The Revolution will not be Televised by Gil Scott-Heron

Here is where it all began. My first awareness of this classic was somewhat ironically a television advert about  Nike basketball. As cool as that advert was as a yank obsessed teen it jars somewhat with the original which is a devastatingly cool and pithy take on the political and cultural whirlwind that was enveloping the globe with the fall out from the changes of the previous decade. It is hard to believe but this song initially featured no backing other than percussion in the form of bongos and conga drums. The right choice was made when it was re-recorded as what I can best describe as audio silk. The man himself has enjoyed an unlikely revival in the past couple of years and a good friend and fellow blogger even saw the great man in concert. You can hear Gil Scott-Heron explaining the meaning behind the song here.

Fire coming out of the monkey's head by Gorillaz feat. Dennis Hopper

Dennis Hopper is cool as fuck. Whether you feel Gorrilaz are a brilliant, avant-garde art project proving unexpectedly popular or a mawkishly self-indulgent vanity vehicle for Damon Albarn and friends you have to admit that Dennis Hopper reading a fable about primate dominated land facing environmental difficulties is inspired. His sad passing has left behind so many great moments on and off screen, but this might just be my favourite.

Going the Distance by Cake

Two songs always seem to sneak onto mixtapes and play lists I put together. One is the fantastic Teenage Angst by Placebo which seems ever relevant and the other is this ode to tenacity. It is essentially Aesop's tortoise and hair fable turned into a song yet it works brilliantly. I'm no great fan of Cake's other material but praise is due for concocting this quite ingenious motivational nugget.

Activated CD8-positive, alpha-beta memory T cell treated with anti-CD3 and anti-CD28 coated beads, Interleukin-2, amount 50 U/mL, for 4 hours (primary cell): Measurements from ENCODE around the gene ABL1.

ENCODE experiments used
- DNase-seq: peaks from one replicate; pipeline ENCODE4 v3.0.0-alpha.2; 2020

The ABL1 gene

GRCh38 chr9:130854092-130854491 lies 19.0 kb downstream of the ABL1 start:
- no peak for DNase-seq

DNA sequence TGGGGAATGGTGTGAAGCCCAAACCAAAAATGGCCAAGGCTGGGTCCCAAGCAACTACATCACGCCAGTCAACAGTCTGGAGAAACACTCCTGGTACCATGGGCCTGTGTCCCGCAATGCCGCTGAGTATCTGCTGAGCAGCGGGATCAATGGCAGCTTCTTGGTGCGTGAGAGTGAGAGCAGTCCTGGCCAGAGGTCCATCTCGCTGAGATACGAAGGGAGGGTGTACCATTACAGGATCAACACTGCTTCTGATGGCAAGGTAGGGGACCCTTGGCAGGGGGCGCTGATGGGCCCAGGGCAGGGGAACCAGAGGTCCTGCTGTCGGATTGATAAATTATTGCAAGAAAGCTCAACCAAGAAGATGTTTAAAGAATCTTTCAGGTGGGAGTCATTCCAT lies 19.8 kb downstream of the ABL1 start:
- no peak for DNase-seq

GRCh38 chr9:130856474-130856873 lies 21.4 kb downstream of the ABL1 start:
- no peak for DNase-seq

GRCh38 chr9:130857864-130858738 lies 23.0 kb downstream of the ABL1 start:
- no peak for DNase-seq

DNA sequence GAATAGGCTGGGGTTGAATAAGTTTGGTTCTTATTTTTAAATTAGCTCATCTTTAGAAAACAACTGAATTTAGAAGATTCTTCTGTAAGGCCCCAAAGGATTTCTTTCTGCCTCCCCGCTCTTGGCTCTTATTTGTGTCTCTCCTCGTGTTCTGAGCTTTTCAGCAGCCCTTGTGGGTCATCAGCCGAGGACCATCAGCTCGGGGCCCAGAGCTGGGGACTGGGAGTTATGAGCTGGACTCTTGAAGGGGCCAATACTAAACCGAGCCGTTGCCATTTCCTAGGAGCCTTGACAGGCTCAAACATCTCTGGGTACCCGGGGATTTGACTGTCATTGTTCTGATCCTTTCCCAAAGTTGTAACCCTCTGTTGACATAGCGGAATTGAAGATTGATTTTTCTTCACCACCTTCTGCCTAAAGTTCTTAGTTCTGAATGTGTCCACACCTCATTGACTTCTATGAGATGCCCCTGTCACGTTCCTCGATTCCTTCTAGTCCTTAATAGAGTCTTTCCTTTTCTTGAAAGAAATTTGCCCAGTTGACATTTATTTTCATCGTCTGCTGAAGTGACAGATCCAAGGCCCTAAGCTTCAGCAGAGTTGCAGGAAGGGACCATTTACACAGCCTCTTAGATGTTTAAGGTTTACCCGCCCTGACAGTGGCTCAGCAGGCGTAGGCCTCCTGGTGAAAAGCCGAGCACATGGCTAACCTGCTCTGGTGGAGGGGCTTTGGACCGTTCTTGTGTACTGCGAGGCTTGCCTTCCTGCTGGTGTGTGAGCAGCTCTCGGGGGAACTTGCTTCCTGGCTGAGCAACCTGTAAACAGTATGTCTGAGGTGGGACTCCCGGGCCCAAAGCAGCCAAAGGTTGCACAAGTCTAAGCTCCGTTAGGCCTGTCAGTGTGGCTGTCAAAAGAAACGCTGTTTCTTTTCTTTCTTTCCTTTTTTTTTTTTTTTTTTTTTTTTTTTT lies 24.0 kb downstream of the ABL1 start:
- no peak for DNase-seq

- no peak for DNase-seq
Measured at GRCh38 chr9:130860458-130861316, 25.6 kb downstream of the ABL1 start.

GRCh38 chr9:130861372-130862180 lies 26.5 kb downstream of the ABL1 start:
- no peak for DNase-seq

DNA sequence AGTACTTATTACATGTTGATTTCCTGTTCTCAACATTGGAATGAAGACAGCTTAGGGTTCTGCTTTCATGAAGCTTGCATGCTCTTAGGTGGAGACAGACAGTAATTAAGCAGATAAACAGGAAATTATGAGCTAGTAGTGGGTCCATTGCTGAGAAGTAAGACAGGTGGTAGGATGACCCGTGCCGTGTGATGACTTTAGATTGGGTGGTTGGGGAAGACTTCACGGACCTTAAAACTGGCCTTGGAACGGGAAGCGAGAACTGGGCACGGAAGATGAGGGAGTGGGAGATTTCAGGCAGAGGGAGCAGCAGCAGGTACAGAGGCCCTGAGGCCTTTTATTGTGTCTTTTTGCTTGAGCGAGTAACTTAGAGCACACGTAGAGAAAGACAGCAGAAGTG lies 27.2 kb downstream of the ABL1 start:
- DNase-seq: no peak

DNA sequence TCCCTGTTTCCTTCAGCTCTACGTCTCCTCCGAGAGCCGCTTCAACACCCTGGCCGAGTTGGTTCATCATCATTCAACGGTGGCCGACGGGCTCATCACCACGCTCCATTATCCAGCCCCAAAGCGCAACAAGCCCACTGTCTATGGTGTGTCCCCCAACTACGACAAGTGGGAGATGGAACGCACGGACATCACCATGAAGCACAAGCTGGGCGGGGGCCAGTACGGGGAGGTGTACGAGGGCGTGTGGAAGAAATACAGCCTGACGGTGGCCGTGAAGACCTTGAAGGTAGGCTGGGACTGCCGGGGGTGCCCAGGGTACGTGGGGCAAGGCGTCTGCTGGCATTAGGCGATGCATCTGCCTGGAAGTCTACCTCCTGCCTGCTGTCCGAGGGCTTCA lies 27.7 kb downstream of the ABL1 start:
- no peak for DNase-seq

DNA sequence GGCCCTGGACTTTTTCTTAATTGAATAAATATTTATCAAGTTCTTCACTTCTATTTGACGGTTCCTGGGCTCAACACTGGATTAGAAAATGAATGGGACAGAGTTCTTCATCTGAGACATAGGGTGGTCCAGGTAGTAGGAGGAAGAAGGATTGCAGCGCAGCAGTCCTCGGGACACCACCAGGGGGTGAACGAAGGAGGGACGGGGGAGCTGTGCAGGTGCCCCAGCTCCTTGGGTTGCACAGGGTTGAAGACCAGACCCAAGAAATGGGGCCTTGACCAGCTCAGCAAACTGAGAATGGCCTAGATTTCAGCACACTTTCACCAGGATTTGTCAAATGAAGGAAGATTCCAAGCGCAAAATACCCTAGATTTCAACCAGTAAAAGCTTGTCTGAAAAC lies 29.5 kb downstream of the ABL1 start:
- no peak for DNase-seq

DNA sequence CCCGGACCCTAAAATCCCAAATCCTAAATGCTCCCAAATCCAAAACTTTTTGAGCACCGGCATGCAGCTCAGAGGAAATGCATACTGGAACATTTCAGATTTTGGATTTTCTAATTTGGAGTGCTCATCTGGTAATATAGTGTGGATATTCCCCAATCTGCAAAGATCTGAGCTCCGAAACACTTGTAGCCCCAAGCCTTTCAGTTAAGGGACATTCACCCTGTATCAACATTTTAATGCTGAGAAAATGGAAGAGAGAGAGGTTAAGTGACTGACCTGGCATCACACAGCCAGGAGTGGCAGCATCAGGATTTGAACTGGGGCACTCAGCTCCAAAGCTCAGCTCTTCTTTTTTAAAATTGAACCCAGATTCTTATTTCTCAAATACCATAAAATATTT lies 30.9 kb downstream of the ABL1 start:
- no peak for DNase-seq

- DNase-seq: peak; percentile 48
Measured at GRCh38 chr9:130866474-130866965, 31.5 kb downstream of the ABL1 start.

Wednesday, 12 January 2011

Somebody up there likes me...

Even as a cynical, embittered Humanist, sometimes out of the blue something happens that makes you wonder whether the almighty is a reality.


Saturday, 1 January 2011

Dusting off a classic

Last night I watched the BBC adaptation of Nigel Slater's toast. It was potentially brilliant but was let down by woeful pacing that fractured the emotional connection built up in the first half. Anyway the undoubted highlight was the use of this absolute gem that I had never heard before. So I thought I'd share it with you...

If You Go Away by Dusty Springfield

Utterly beautiful.

For those in need of some soothing relief...

I had a quiet New Years but judging by my twitter feed ( I was in the minority so perhaps some of you might appreciate five delightfully chilled tracks. No complicated words for you to read, just blissful music.

Alone in Kyoto by AIR

Breathe Me by SIA

Love Will Tear Us Apart covered by José González

Nocturne Op.9 No.2 by Chopin

Jigglypuff's Song by Jigglypuff